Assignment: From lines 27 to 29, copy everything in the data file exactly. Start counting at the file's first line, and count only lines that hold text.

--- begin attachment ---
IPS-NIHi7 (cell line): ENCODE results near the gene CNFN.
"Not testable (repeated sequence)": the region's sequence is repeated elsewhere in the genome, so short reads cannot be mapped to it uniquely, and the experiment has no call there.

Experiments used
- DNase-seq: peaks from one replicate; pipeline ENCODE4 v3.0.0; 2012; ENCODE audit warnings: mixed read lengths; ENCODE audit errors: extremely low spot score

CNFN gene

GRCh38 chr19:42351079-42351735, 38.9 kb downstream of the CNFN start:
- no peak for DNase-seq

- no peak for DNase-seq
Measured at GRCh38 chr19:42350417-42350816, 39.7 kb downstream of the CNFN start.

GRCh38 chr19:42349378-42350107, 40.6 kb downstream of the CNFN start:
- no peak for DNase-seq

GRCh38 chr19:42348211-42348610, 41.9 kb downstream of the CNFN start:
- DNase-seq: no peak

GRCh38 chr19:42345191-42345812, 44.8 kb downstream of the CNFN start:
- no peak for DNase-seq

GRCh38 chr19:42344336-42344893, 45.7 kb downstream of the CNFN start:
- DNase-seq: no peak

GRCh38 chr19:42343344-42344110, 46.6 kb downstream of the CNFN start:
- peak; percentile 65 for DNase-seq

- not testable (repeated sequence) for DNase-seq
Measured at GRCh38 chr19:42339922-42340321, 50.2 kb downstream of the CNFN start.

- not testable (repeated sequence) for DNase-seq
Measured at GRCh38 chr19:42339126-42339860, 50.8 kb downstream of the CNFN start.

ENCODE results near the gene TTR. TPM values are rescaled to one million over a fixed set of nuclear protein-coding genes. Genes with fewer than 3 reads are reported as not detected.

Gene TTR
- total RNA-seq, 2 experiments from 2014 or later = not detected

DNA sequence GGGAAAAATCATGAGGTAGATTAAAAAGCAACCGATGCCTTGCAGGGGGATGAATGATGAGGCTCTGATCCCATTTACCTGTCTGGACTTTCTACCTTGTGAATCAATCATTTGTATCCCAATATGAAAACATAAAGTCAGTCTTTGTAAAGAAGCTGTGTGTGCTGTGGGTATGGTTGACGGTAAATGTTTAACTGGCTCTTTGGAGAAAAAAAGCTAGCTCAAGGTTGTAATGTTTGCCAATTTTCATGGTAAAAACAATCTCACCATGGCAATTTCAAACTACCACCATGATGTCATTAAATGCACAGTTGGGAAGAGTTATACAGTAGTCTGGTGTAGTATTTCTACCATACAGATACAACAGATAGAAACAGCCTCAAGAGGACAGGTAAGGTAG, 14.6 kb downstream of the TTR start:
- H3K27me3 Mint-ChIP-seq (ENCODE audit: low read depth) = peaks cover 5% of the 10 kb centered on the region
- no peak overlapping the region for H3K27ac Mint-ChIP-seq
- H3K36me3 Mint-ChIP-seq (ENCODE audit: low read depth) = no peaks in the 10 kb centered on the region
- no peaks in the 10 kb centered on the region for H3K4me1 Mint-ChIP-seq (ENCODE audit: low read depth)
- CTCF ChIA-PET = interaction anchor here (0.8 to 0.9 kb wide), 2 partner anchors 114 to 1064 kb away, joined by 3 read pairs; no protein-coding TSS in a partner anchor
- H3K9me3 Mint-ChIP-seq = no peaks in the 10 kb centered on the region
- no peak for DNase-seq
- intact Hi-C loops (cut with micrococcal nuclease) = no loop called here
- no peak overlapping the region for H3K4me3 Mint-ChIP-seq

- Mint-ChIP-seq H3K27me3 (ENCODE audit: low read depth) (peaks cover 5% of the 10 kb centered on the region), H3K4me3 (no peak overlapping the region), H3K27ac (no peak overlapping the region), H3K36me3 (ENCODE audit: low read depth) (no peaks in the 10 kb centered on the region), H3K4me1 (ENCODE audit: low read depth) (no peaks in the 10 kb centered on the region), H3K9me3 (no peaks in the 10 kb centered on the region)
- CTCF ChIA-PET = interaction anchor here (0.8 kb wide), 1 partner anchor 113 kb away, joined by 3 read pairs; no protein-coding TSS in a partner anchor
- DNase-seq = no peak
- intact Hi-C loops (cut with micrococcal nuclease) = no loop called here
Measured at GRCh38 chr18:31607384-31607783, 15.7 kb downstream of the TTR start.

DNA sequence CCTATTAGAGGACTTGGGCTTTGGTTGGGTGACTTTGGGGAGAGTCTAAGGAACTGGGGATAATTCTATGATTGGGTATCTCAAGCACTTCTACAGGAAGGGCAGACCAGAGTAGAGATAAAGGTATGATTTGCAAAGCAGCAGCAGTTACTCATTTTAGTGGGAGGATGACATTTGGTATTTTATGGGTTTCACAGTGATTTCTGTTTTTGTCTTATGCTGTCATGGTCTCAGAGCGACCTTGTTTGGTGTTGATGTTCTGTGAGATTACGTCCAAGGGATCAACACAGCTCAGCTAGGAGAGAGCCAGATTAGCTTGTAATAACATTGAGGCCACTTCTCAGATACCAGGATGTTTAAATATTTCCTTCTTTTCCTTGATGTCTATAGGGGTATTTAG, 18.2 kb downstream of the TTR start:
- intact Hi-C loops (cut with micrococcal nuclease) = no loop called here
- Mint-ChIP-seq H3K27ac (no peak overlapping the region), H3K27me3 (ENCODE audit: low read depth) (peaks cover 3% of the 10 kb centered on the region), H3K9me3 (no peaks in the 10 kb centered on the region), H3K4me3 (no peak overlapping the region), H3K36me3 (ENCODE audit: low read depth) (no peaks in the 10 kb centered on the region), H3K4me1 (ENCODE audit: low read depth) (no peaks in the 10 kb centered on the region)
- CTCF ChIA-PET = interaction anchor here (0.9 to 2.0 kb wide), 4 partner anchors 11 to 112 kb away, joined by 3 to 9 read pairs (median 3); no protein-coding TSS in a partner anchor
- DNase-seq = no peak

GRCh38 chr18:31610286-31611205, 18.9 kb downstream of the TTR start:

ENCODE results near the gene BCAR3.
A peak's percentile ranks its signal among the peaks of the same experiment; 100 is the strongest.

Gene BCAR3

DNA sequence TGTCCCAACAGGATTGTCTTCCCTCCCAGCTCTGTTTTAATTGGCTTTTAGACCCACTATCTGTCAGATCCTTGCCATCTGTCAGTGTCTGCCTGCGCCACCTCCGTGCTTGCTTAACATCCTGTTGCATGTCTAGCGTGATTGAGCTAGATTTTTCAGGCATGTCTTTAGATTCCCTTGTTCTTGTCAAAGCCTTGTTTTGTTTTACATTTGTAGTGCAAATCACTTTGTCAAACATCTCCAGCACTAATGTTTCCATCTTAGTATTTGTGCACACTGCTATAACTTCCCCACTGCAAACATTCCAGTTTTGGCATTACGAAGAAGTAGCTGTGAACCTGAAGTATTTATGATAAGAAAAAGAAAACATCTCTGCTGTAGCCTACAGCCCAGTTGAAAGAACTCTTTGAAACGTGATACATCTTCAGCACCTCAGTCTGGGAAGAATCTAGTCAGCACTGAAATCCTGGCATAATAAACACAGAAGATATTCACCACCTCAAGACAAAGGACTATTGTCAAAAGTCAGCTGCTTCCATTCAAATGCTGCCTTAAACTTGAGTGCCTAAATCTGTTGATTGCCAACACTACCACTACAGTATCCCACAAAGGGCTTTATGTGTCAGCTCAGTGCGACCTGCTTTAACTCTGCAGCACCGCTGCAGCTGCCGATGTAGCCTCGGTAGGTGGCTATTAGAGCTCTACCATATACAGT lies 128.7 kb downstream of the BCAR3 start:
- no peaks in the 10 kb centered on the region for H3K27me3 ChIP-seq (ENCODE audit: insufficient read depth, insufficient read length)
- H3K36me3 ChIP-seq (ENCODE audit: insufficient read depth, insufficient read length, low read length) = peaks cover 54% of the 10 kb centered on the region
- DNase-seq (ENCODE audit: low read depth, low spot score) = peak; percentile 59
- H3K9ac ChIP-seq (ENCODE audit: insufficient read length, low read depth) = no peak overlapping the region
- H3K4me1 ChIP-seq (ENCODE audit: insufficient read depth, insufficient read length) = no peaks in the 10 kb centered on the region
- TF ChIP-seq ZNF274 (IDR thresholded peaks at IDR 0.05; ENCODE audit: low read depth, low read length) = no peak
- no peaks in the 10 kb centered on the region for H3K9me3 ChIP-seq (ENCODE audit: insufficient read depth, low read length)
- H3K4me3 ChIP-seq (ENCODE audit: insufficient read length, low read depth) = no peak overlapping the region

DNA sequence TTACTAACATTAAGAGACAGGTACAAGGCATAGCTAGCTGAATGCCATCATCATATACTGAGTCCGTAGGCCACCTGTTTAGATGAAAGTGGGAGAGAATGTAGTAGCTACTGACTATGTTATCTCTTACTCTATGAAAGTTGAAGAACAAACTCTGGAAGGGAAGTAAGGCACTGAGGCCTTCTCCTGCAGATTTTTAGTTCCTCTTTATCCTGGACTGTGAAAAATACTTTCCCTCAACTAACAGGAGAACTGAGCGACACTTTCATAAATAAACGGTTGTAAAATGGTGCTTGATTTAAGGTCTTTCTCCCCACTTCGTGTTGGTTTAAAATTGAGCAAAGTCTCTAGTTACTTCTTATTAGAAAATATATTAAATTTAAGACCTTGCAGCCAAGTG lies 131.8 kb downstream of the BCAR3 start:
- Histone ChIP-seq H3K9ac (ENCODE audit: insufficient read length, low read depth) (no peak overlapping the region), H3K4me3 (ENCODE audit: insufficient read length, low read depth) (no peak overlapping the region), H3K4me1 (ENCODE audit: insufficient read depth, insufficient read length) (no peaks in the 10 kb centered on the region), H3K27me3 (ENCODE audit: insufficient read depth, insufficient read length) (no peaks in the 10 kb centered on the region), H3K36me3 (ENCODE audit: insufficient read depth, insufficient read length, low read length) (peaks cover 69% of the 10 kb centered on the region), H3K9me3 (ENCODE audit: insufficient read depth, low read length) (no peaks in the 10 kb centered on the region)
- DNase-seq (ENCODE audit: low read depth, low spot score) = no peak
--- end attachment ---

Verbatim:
DNA sequence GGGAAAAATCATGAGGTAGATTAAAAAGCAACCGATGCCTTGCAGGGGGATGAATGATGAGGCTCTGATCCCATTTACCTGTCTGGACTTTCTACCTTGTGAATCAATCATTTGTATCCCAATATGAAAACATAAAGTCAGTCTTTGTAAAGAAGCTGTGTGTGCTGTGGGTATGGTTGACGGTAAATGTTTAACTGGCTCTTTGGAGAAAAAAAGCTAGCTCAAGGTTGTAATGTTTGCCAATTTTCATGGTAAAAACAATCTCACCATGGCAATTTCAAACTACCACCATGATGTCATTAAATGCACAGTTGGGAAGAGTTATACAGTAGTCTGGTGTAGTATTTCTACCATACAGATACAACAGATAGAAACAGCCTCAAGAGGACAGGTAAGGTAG, 14.6 kb downstream of the TTR start:
- H3K27me3 Mint-ChIP-seq (ENCODE audit: low read depth) = peaks cover 5% of the 10 kb centered on the region
- no peak overlapping the region for H3K27ac Mint-ChIP-seq